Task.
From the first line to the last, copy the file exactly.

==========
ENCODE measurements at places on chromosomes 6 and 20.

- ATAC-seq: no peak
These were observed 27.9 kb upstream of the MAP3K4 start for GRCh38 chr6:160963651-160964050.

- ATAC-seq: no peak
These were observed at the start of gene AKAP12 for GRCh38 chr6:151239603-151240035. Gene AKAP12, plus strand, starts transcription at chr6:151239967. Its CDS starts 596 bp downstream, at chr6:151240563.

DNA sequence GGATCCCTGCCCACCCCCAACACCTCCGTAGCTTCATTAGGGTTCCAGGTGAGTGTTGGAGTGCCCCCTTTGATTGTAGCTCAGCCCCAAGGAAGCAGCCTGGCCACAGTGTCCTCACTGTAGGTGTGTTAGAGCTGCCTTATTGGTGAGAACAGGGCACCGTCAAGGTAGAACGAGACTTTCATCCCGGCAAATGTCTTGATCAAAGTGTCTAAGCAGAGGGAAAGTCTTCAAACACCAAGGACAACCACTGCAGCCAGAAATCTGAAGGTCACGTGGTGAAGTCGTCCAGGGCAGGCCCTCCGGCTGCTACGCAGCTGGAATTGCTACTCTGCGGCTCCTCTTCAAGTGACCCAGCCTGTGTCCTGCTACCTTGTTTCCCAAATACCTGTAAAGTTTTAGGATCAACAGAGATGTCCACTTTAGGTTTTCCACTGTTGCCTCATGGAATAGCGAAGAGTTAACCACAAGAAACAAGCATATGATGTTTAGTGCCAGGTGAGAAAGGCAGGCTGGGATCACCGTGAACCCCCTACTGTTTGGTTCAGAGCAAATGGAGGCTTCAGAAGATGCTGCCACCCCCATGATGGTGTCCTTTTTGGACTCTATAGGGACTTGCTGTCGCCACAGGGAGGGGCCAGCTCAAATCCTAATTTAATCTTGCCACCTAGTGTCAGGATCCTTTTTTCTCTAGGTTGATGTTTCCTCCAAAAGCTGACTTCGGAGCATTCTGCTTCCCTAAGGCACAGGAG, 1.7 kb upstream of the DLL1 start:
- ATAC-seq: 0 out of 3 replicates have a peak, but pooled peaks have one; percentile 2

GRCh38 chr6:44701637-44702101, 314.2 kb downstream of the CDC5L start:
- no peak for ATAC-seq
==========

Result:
ENCODE measurements at places on chromosomes 6 and 20.

- ATAC-seq: no peak
These were observed 27.9 kb upstream of the MAP3K4 start for GRCh38 chr6:160963651-160964050.

- ATAC-seq: no peak
These were observed at the start of gene AKAP12 for GRCh38 chr6:151239603-151240035. Gene AKAP12, plus strand, starts transcription at chr6:151239967. Its CDS starts 596 bp downstream, at chr6:151240563.

DNA sequence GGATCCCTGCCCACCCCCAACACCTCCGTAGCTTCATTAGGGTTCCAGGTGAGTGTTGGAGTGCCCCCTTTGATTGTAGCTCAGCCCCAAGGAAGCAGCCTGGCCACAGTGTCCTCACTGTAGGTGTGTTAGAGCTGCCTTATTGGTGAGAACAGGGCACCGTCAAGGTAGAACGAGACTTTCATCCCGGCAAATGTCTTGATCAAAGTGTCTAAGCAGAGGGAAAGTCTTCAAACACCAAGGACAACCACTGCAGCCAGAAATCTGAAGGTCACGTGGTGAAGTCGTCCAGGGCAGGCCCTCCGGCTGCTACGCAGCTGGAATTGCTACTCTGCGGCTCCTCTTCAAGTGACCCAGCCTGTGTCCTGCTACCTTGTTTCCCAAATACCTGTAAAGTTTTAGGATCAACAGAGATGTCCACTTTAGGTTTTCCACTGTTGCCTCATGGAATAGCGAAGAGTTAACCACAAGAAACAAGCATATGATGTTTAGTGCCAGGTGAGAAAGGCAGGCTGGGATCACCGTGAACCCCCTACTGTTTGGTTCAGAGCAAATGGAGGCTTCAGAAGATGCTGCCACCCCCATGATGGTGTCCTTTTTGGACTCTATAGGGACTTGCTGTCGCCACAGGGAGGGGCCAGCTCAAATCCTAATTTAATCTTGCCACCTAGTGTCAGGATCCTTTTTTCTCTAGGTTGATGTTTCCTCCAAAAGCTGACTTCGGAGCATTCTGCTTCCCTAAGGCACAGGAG, 1.7 kb upstream of the DLL1 start:
- ATAC-seq: 0 out of 3 replicates have a peak, but pooled peaks have one; percentile 2

GRCh38 chr6:44701637-44702101, 314.2 kb downstream of the CDC5L start:
- no peak for ATAC-seq